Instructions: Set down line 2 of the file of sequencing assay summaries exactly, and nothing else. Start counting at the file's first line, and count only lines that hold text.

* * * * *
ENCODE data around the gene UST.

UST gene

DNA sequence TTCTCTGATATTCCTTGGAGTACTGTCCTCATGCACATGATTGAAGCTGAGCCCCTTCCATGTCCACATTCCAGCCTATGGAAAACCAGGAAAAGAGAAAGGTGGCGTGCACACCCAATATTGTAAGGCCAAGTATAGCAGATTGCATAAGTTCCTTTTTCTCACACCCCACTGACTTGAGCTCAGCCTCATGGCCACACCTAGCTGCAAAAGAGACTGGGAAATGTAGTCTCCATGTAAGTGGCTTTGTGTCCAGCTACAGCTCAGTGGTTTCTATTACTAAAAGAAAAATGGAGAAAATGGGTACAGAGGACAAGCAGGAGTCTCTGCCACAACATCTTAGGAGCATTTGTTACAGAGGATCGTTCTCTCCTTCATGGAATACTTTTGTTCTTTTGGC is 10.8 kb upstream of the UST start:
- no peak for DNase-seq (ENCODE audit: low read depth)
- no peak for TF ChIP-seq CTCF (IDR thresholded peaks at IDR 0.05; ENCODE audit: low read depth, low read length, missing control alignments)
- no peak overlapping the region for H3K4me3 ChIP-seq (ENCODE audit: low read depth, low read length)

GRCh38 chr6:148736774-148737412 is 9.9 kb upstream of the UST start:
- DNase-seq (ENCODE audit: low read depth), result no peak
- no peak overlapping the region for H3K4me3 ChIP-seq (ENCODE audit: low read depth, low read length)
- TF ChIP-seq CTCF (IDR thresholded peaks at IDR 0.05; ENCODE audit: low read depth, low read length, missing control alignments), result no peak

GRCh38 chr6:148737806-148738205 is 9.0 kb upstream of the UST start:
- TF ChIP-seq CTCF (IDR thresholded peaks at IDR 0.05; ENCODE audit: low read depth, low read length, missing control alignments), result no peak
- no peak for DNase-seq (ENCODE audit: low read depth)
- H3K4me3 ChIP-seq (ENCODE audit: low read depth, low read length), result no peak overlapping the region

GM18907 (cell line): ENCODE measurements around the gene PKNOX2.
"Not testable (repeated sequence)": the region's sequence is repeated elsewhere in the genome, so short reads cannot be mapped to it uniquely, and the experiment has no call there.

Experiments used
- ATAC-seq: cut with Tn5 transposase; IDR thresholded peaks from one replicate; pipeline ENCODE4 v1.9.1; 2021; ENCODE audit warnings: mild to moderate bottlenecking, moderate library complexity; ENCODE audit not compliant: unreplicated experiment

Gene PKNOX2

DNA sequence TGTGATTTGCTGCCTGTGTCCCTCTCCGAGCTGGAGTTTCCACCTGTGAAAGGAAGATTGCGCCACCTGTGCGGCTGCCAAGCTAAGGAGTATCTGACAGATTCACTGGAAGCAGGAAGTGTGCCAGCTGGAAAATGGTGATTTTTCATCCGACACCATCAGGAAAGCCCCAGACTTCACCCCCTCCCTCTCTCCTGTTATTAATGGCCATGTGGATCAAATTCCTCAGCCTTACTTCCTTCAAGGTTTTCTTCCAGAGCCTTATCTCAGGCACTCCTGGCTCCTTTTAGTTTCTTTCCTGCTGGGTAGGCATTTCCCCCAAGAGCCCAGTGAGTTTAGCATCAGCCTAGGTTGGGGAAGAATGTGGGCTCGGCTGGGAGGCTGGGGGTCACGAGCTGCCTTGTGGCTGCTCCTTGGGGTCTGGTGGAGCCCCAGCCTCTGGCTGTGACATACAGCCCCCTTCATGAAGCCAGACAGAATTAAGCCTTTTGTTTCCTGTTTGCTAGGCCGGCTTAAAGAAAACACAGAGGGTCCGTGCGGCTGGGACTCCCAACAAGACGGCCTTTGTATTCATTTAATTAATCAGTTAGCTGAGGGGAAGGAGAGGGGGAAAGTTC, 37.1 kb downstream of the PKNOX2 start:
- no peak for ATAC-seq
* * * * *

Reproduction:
UST gene